Background: Anticipatory medications are injectable drugs prescribed ahead of possible need for administration if distressing symptoms arise in the final days of life. Little is known about how they are prescribed in primary care.
Aim: To investigate the frequency, timing and recorded circumstances of anticipatory medications prescribing for patients living at home and in residential care.
Design: Retrospective mixed methods observational study using General Practitioner and community nursing clinical records.
Setting/participants: 329 deceased adult patients registered with Eleven General Practitioner practices and two associated community nursing services in two English counties (30 most recent deaths per practice). Patients died from any cause except trauma, sudden death or suicide, between 4 March 2017 and 25 September 2019.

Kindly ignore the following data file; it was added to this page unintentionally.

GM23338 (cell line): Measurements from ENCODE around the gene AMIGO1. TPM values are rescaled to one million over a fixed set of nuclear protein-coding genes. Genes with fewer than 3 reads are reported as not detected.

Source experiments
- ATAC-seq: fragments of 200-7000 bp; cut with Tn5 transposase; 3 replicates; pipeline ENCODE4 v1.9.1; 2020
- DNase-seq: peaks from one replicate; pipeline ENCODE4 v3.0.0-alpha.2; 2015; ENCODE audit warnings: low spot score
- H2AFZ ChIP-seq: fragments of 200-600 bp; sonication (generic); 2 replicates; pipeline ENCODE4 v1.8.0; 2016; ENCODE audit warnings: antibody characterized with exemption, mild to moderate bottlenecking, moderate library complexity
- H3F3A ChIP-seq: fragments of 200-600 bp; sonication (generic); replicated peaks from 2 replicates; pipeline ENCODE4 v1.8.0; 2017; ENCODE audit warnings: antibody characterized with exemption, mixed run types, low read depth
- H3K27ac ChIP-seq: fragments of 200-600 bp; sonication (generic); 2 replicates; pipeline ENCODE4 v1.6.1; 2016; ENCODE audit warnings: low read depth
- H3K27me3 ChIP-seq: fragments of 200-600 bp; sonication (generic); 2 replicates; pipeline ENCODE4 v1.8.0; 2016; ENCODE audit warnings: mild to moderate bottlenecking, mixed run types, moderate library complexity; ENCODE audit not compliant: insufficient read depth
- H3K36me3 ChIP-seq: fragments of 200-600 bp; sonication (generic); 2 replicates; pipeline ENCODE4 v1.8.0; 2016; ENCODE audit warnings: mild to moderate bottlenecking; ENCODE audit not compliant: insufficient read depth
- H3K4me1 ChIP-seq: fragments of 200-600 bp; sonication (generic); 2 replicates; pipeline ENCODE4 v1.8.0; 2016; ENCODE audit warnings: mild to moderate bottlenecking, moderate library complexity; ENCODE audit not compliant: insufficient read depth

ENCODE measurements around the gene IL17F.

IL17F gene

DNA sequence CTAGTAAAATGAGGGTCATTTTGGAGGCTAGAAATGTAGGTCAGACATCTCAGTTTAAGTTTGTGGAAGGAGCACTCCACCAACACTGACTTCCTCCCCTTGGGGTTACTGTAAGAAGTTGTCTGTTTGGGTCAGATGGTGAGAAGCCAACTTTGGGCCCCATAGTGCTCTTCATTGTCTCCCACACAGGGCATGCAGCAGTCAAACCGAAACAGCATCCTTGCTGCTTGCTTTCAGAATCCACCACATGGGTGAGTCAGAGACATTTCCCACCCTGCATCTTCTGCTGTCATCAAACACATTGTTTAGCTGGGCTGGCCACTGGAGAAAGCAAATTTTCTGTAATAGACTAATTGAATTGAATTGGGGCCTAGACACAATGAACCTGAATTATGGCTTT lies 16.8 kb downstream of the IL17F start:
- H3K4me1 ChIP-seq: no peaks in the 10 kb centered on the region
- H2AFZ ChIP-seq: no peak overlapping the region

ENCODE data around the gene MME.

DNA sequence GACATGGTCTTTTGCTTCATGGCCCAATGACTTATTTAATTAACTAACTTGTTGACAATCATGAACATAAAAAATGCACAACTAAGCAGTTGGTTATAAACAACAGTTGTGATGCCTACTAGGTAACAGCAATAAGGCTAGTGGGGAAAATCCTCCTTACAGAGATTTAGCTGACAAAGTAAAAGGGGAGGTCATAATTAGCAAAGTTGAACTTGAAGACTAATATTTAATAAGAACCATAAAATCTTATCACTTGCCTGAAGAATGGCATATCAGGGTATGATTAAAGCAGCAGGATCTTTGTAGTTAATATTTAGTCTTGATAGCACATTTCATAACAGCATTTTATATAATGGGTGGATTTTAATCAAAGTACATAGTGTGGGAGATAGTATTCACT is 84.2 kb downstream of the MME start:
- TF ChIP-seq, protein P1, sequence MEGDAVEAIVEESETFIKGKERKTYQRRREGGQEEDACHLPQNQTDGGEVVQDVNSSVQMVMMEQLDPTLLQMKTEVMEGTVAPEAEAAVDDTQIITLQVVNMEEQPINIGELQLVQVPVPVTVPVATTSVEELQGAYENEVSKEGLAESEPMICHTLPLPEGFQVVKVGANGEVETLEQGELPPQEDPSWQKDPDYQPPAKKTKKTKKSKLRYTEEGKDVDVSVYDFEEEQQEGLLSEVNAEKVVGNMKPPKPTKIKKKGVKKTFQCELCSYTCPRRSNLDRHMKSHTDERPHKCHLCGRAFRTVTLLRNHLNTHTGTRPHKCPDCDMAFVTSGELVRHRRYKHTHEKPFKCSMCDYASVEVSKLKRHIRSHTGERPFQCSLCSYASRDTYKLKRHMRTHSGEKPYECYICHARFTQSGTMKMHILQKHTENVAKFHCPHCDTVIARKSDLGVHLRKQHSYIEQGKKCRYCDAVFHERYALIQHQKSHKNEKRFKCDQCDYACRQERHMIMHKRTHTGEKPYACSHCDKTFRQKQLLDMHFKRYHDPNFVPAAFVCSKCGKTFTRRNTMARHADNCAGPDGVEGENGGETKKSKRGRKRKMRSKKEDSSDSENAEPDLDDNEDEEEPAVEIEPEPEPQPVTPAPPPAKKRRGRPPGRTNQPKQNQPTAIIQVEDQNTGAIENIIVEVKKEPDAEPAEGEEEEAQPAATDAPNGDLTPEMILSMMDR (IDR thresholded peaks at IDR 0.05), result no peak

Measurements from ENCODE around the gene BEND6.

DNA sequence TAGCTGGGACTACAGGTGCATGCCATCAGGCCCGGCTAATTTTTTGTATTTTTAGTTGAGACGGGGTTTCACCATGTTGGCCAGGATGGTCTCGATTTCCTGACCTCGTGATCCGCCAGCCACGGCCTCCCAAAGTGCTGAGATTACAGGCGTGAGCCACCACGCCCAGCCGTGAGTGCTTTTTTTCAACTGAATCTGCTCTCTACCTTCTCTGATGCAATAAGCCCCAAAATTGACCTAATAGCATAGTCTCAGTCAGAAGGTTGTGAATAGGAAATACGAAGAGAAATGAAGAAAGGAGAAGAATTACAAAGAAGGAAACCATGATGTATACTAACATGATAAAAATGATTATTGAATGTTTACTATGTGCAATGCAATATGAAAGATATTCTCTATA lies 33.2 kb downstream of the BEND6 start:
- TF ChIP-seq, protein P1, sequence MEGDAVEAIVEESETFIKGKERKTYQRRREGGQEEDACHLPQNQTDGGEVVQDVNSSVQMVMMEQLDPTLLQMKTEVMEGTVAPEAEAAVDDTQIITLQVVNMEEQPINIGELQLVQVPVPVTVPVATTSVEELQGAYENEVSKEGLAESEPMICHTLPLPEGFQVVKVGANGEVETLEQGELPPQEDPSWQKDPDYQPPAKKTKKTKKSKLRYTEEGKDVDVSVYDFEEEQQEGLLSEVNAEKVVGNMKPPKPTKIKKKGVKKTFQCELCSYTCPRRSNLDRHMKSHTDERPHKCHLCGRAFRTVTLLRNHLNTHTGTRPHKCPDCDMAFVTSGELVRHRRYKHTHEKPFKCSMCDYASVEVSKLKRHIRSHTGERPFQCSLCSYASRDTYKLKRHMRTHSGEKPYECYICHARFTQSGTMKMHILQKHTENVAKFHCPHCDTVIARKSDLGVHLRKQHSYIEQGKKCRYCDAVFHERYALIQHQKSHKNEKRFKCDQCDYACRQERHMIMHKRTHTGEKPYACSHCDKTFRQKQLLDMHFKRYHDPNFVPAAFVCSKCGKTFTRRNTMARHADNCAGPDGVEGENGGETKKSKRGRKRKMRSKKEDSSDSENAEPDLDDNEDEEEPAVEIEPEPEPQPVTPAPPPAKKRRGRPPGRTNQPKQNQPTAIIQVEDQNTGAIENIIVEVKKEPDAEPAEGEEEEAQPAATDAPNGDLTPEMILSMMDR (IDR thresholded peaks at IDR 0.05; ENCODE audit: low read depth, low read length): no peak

Results: Anticipatory medications were prescribed for 167/329 (50.8%) of the deceased patients, between 0 and 1212 days before death (median 17 days). The likelihood of prescribing was significantly higher for patients with a recorded preferred place of death (odds ratio [OR] 34; 95% CI 15-77; p < 0.001) and specialist palliative care involvement (OR 7; 95% CI 3-19; p < 0.001). For 66.5% of patients (111/167) anticipatory medications were recorded as being prescribed as part of a single end-of-life planning intervention.
Conclusion: The variability in the timing of prescriptions highlights the challenges in diagnosing the end-of-life phase and the potential risks of prescribing far in advance of possible need. Patient and family views and experiences of anticipatory medication care, and their preferences for involvement in prescribing decision-making, warrant urgent investigation.
Keywords: Anticipatory prescribing; anticipatory medications; community nursing; end of life care; general practice; home palliative care; mixed methods; palliative care; palliative medicine kit; terminal care.